Preliminary results obtained with the technique in its standard version were already presented elsewhere (Carbillet et al. 1996b). We give here a more accurate application of the technique in its two versions to three binary stars for which the observing conditions are reported in Table2. All the data reduced in this section consist of high-light level speckle frames of pixels. We give in what follows a detailed description of the analysis for each object.
Figure 6: Top: linear gray-level representation of a) and c), together with plots of the corresponding radial integrations-- b) and d) --for the binary Del. Middle: Q a) and c), and the corresponding radial integrations-- b) and d) --for the binary Moaï 1. Bottom: the same as in Top for the binary Per
|star name||r.a. 2000.0||dec. 2000.0||mR||Telescope||<r0>||Date|
|Del||3.2||2m BLT||6580/425||cm||20 ms||11/09/94|
|Moaï 1||6||2m BLT||6500/700||cm||20 ms||12/12/95|
|Per||2.3||4.2m WHT||6580/425||cm||25 ms||19/01/95|
The subgiant Del is a close binary of 26.6 years of period given as a standard star for binary-star interferometry by McAlister & Hartkopf (1983). The latest orbit is computed by Hartkopf et al. (1989). The reference star observed was Del from which we used 410 frames, and 324 for the binary.
The separation angle d and the PA from which we derived an estimation of were computed from the classical calculation of the visibility function, founding: and .
Figure 6 (click here), first row, shows both the quantities and , with their radial integrations and , derived from the twofold PDFs of the binary and of the reference star computed for the space-lag vector , and from the twofold PDF of the binary computed for . From these quantities, we could deduce the value of for which they are extrema by the procedure described in Sect. 5 (click here). So we have: using the standard version; or: using the reference-less version. The exact value of the intensity ratio, giving then both the orientation and a relative photometry of the binary system, is found to be (or ), that corresponds to a magnitude difference (or ). This is in agreement with the value given by Couteau (1962)-- i.e. 0.9 --if one considers that is roughly similar to for this object. Moreover, since we found an intensity ratio smaller than 1, we can assume, given the orientation of the frames and , that PA is 288 and not 108. This is anyway what was expected from the orbit cited before.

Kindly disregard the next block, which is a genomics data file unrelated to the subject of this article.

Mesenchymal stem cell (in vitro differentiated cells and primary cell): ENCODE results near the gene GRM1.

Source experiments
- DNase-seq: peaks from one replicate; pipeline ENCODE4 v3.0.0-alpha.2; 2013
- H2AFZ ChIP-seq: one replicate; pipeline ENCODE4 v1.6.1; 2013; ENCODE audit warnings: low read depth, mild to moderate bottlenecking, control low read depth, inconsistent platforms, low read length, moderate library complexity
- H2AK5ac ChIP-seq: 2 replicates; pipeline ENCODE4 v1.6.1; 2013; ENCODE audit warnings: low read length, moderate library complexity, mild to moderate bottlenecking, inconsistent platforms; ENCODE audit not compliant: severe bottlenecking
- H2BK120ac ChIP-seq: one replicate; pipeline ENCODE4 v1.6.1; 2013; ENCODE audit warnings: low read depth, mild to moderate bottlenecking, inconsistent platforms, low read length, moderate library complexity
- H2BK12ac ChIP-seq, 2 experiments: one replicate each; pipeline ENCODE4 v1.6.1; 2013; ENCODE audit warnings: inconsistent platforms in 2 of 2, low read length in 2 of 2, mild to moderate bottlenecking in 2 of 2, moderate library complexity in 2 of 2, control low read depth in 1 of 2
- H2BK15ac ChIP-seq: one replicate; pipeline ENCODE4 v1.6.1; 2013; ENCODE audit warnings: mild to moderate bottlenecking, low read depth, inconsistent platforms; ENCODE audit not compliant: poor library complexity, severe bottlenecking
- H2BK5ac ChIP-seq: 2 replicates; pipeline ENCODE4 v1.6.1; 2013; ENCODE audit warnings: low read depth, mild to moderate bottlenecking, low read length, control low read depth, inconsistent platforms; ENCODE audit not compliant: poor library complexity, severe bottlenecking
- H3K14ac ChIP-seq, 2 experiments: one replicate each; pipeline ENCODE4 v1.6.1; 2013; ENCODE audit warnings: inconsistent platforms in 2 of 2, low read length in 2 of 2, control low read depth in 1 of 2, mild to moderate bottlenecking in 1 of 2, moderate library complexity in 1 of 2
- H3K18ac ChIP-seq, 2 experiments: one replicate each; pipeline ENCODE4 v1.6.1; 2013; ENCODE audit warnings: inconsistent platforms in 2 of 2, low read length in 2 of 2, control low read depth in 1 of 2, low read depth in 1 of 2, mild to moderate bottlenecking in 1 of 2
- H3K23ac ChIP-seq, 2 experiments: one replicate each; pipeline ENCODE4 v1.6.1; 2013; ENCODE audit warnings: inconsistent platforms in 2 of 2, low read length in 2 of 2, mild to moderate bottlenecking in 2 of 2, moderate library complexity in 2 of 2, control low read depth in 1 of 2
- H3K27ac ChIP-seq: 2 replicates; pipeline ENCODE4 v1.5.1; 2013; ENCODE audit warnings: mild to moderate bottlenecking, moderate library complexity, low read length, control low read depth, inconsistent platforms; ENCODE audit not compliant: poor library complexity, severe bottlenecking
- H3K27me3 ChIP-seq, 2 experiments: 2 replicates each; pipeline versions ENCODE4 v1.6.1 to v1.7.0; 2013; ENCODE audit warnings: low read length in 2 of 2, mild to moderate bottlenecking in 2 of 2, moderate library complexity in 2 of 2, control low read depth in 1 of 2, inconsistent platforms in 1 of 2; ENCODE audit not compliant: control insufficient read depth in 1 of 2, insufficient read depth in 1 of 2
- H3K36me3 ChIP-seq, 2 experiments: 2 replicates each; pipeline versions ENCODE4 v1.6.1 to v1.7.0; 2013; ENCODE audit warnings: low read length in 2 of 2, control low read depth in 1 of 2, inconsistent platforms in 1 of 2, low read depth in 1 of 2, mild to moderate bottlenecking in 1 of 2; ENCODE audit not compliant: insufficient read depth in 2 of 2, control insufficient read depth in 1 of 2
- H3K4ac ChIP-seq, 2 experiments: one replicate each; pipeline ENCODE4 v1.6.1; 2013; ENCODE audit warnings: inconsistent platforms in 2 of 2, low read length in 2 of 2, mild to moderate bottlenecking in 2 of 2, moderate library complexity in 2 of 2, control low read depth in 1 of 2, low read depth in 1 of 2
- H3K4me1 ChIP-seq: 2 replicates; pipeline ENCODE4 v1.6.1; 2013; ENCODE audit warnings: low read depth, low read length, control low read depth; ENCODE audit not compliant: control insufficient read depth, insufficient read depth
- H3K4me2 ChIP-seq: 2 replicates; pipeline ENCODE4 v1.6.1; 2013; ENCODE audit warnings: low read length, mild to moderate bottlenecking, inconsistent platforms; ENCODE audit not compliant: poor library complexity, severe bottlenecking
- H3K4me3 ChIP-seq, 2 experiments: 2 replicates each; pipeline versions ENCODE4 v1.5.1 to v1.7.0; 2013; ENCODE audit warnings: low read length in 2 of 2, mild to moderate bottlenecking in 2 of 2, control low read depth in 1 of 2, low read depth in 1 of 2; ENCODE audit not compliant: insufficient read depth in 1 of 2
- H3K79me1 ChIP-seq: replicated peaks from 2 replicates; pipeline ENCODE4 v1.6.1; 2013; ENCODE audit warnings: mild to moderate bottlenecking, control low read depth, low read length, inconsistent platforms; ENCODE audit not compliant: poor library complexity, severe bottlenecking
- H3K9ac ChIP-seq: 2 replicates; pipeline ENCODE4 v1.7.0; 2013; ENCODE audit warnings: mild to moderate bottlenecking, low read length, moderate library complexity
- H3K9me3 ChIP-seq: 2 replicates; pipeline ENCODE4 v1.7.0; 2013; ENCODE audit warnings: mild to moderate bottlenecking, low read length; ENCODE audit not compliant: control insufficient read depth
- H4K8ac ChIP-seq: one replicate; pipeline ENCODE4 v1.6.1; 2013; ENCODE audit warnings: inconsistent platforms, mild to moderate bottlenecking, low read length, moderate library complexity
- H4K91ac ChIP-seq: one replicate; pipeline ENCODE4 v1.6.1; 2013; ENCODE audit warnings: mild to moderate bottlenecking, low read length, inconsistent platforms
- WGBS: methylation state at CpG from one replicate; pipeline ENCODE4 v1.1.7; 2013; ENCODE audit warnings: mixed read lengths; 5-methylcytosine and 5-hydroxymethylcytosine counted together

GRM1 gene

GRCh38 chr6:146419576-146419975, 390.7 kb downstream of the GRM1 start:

It is interesting to note that the two versions of the method give, for these data, an equivalent result, even if the relevant ridge seems to be better defined using the reference star data.
The close double star Moaï 1 (SAO12917) was discovered during the observation from which the data used in this section are extracted. The approximate period evaluated by Carbillet et al. (1996c) is years. The separation vector was deduced from this last paper using the cross-correlation technique (Aristidi et al. 1996). This corresponds to: and . The reference star observed was SAO12929 from which we used 2617 frames, and 2619 for the binary.
Figure 6 (click here), second row, shows both the quantities Q and , with their radial integrations IQ and . The value of derived from these quantities is: -- or . The deduced value of is then: (or ), that corresponds to a magnitude difference: (or ). This is in agreement with the value computed in the paper cited before and using both the cross-correlation technique and the fork algorithm (Bagnuolo 1988)-- and . The position angle is then confirmed to be: and the magnitude difference between the companion and the primary star in the red: .
We can say that, here again, the method seems to take advantage of its use with the data of the reference star, the reference-less method giving anyway an acceptable value of the intensity ratio.
Per is a giant eclipsing binary star of 17.8 years period whose orbit can be found in Hartkopf et al. (1996). The reference star observed was Per from which we used 752 frames, and 443 for the binary. The separation and position angle computed from the visibility function were: and .
Figure 6 (click here), third row, shows both the quantities and , with their radial integrations and . The value of derived from these quantities is: -- or . The deduced value of the intensity ratio is then: (or ), that corresponds to a magnitude difference: (or ). This first shows that the right position angle is 62 and not 242. Moreover, the absolute value of found is in agreement with the early speckle interferometric measurement of Labeyrie et al. (1974) that estimated a of 1-2 mag for a wavelength of Å. More precisely, McAlister et al. (1982) estimated in the red to be at least greater than 1.4 mag, the estimated .